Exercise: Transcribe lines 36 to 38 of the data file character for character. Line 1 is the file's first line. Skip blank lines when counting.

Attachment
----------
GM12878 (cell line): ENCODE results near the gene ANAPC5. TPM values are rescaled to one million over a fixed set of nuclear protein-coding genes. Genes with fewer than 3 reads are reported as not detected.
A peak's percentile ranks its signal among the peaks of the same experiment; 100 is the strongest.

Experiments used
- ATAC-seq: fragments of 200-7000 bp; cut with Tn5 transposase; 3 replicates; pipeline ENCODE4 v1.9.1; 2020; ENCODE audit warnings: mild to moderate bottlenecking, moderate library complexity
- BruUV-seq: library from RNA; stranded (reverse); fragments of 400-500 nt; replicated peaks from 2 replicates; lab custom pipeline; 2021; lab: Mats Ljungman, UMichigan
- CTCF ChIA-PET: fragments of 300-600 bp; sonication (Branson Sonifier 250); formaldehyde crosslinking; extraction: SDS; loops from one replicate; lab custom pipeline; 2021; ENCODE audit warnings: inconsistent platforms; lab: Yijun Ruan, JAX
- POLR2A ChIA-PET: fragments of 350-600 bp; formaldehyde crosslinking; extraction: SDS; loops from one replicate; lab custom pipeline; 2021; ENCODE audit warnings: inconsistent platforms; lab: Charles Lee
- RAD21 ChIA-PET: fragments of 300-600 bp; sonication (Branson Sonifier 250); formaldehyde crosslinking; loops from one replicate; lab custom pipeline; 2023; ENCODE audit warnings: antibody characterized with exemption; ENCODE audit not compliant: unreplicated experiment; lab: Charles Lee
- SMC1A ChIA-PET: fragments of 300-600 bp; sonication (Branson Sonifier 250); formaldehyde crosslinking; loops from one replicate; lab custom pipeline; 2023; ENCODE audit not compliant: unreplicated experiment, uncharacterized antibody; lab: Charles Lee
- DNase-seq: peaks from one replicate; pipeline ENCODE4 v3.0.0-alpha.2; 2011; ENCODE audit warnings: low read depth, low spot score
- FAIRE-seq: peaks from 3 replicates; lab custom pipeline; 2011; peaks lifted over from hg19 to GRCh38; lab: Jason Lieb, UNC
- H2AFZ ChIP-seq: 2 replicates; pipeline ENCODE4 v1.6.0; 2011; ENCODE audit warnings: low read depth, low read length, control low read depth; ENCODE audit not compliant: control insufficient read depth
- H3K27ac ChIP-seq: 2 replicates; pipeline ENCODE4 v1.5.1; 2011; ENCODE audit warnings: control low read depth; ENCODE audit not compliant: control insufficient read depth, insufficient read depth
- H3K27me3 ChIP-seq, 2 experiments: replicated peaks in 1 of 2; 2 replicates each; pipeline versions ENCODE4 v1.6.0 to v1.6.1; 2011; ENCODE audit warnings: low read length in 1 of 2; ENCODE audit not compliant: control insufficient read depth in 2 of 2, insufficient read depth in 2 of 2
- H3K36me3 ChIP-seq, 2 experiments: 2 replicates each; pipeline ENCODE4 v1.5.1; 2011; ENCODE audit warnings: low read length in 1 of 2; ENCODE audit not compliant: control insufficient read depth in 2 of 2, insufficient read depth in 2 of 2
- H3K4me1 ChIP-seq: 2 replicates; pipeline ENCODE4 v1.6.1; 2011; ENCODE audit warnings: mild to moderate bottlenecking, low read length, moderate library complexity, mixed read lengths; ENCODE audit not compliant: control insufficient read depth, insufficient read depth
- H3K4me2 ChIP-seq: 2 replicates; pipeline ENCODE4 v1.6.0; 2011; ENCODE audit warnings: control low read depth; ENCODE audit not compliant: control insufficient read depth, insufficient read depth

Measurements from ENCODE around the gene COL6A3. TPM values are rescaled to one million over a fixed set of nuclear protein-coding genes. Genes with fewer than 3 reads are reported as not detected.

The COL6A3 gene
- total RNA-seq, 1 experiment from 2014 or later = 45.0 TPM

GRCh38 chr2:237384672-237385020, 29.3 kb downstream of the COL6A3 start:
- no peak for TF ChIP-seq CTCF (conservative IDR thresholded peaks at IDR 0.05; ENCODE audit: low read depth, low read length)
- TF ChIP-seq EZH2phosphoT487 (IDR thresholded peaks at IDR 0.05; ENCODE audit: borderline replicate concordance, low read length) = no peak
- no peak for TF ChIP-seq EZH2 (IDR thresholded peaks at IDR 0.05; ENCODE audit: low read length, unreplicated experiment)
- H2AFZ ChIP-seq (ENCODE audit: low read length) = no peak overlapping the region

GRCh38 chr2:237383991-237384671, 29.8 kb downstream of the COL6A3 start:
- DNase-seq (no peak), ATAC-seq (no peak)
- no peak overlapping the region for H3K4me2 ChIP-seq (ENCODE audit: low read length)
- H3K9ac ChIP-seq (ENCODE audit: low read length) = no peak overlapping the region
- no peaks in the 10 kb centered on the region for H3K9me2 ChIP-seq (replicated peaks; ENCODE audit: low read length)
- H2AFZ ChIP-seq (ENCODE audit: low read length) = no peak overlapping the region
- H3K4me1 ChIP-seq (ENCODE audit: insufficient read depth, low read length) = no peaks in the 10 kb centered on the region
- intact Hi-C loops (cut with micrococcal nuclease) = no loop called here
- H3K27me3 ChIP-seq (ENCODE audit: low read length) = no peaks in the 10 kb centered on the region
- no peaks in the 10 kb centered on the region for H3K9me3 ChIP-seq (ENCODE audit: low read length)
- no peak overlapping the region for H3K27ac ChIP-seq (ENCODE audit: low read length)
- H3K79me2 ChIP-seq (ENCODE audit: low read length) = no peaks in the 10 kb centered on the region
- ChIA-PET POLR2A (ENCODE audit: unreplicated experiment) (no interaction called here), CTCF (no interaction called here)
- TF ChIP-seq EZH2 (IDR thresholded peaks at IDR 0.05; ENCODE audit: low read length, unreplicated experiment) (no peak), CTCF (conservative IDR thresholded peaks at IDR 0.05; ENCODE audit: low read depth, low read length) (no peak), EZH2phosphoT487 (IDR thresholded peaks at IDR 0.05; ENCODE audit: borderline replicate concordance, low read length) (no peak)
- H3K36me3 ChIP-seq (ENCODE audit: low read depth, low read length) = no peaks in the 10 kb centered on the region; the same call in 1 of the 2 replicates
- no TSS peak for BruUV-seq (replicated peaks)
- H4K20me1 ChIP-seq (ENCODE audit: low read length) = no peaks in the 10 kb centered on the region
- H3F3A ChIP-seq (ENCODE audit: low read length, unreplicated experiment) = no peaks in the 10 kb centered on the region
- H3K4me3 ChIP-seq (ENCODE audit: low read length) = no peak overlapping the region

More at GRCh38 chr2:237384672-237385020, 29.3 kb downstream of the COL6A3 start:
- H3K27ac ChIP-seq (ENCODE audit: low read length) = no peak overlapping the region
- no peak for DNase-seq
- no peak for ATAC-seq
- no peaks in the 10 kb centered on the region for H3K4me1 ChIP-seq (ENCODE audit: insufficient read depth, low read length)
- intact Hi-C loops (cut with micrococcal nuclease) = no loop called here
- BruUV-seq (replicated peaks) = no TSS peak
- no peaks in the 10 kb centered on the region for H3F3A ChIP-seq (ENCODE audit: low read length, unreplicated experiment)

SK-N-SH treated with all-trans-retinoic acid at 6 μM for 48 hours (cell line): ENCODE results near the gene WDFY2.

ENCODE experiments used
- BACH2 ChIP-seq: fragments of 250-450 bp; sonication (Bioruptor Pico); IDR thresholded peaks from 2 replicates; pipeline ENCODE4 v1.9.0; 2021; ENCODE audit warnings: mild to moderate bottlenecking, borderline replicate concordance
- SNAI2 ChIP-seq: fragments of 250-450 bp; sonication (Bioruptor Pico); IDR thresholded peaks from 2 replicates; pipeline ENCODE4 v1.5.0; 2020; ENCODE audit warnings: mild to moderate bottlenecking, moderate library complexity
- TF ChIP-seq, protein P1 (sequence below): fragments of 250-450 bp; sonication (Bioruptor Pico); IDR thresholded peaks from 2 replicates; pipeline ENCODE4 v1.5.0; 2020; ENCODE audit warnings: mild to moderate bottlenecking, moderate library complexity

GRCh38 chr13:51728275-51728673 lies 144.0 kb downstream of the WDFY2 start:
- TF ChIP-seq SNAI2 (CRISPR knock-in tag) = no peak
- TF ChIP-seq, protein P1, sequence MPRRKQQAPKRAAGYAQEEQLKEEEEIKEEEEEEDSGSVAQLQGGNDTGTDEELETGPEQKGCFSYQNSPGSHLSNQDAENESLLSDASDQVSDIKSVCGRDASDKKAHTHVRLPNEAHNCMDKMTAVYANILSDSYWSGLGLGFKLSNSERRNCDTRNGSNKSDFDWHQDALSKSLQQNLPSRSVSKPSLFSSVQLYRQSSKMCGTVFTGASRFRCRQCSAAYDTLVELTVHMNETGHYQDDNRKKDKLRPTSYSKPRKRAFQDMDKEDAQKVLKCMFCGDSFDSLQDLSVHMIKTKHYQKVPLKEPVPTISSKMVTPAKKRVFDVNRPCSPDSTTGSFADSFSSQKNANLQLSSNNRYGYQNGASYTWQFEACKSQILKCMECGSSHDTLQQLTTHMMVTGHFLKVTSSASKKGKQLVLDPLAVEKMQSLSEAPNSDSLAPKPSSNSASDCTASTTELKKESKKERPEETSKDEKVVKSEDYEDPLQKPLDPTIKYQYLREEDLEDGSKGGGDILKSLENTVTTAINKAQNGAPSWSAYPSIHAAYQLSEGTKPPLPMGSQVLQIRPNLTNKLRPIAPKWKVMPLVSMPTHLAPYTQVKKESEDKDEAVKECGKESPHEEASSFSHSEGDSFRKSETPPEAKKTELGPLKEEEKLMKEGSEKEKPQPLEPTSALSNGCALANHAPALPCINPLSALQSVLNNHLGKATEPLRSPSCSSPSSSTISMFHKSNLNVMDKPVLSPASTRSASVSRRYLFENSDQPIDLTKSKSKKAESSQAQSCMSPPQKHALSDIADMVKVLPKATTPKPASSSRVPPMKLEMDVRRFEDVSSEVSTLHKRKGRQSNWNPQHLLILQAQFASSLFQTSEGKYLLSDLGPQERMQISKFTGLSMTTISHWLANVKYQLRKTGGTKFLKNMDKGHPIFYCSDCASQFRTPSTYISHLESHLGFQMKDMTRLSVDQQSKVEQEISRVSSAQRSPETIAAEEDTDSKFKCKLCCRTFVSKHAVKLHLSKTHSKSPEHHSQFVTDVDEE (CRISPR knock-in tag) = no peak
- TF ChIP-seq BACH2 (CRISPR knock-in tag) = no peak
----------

- no peak overlapping the region for H3K27ac ChIP-seq (ENCODE audit: low read length)
- H3K79me2 ChIP-seq (ENCODE audit: low read length) = no peaks in the 10 kb centered on the region
- ChIA-PET POLR2A (ENCODE audit: unreplicated experiment) (no interaction called here), CTCF (no interaction called here)